Robert Quinn isn't sure if he'll demonstrate during the national anthem in 2020. He raised a fist in the air during the playing of the "Star Spangled Banner" with the Los Angeles Rams and Miami Dolphins.
But four years after Colin Kaepernick first knelt to protest police brutality and racial inequality, Quinn struggles to understand why it took so long to get to this point.
"I don't know why now the severity has changed so much. There's been multiple lives lost," Quinn said. "And from, I don't know when, I guess when Kaepernick first started or when it first started (four years ago) and we're still protesting and arguing about the same thing, you know? I look at myself in the mirror every day and I see people like me being harassed for absolutely no reason. So the simple fact that now for whatever reason the message is trying to be, I guess, more pushed.
"To me, it's very frustrating because there has been so many lives lost through the years that people have just swept under the rug."
George Floyd, tragically, was one of those lives lost to police brutality. So was Breonna Taylor. And Botham Jean. And Stephon Clark. And Philando Castille. And Alteria Woods. And a sickening number of others while the discussion of Kaepernick's protest of police brutality and racial injustice was hijacked into a debate about patriotism, the flag, the national anthem and the military.
"It's the same message from years past that we're saying today: We're being killed for senseless reasons," Quinn said. "We're not protesting. We're trying to make awareness that we're being murdered (by) people that are supposed to be protecting (us) and basically getting away with it."
The NFL, finally, seems ready to confront the inequality its black majority of players live with. But Kaepernick is still out of a job and was not mentioned by commissioner Roger Goodell in the video he put out last week.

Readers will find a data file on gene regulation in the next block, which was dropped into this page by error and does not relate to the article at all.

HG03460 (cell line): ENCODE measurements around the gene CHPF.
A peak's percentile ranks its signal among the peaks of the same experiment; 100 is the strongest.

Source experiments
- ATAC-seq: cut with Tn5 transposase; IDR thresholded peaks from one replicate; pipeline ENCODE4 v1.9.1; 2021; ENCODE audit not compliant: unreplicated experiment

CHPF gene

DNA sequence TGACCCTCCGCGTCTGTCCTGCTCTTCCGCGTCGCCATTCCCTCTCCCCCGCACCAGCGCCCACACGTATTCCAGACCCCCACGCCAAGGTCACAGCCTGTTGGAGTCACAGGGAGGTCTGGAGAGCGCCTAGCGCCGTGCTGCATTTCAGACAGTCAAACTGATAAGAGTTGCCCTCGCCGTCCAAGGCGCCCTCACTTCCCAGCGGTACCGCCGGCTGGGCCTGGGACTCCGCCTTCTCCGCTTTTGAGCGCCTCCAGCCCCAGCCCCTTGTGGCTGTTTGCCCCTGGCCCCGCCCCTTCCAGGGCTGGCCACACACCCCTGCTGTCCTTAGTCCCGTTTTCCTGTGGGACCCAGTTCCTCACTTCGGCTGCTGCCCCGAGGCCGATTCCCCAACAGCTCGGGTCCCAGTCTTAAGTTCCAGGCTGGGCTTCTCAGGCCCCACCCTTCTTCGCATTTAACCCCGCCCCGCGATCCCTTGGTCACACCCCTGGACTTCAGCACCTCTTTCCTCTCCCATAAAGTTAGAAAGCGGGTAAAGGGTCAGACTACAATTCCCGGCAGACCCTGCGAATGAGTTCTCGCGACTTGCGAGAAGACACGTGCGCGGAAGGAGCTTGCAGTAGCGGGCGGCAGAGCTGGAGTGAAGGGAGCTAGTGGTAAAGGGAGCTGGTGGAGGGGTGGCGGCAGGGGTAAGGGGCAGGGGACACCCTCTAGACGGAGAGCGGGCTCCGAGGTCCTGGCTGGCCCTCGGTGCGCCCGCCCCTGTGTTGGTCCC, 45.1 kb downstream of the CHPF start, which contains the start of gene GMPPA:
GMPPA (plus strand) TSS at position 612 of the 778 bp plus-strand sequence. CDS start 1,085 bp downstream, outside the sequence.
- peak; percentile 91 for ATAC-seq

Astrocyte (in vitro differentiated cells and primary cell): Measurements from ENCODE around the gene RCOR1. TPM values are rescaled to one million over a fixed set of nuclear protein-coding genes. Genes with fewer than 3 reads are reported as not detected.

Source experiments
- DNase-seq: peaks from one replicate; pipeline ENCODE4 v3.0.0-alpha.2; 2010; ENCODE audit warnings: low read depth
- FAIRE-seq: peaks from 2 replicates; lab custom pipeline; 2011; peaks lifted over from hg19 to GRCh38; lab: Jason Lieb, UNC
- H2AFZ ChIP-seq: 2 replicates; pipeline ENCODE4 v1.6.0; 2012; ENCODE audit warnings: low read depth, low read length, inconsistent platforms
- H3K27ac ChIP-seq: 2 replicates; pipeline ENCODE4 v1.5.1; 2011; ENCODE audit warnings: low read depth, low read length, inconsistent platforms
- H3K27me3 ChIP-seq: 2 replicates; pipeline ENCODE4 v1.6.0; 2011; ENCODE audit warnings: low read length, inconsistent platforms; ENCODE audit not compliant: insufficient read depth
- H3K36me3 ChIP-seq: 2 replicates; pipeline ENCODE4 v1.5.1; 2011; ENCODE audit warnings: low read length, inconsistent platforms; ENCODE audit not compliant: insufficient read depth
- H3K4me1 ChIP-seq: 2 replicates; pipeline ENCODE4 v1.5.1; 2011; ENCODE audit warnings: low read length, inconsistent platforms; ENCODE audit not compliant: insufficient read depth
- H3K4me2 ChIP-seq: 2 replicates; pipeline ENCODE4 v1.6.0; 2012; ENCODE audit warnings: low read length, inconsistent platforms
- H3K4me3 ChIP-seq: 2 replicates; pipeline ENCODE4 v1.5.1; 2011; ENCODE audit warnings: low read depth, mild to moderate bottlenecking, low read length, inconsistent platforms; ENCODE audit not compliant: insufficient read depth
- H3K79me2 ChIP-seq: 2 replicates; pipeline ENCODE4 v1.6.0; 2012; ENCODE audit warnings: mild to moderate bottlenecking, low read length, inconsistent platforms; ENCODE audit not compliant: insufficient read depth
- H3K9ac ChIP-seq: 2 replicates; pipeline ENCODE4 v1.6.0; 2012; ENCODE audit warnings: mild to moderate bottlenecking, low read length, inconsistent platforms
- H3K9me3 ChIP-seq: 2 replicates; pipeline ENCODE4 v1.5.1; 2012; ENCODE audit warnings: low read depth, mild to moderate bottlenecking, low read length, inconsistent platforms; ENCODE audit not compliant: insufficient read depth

Quinn, on Thursday, addressed Kaepernick's tacit banishment from the NFL.
"I mean, the fact that when Kaepernick lost his job and people said he was disrespecting the flag and completely ignored the message of police brutality and people being mistreated, and the fact that, again, we're here today having the same discussion, now saying, ‘Should he have lost his job' - shouldn't that be just a slap in the face?" Quinn said. "Were people just purposely ignoring it or don't want to accept it or just realized it's not affecting them so they don't really care? You know what I mean?"
Players are going to demonstrate on gamedays in 2020. It might be kneeling during the anthem, or raising a fist. It might be in another way.
But when those players - like Bears safety Jordan Lucas - do, we in the media cannot simply write and talk about who's doing what. We need to talk about why players are demonstrating - to raise awareness of continued police brutality and racial injustice in this country.
And also: Talking about the problem is one thing; acting on it is another.
"The smaller conversations aren't going to fix (things)," Quinn said. "That keeps things alive, and with those conversations going, hopefully it grows from there. But it's not going to fix it overnight. And it's not just the guys on the Zoom call.
"It's everyone in America looking themselves in the mirror."
Bears Robert Quinn wonders why it took so long to confront police brutality originally appeared on NBC Sports Chicago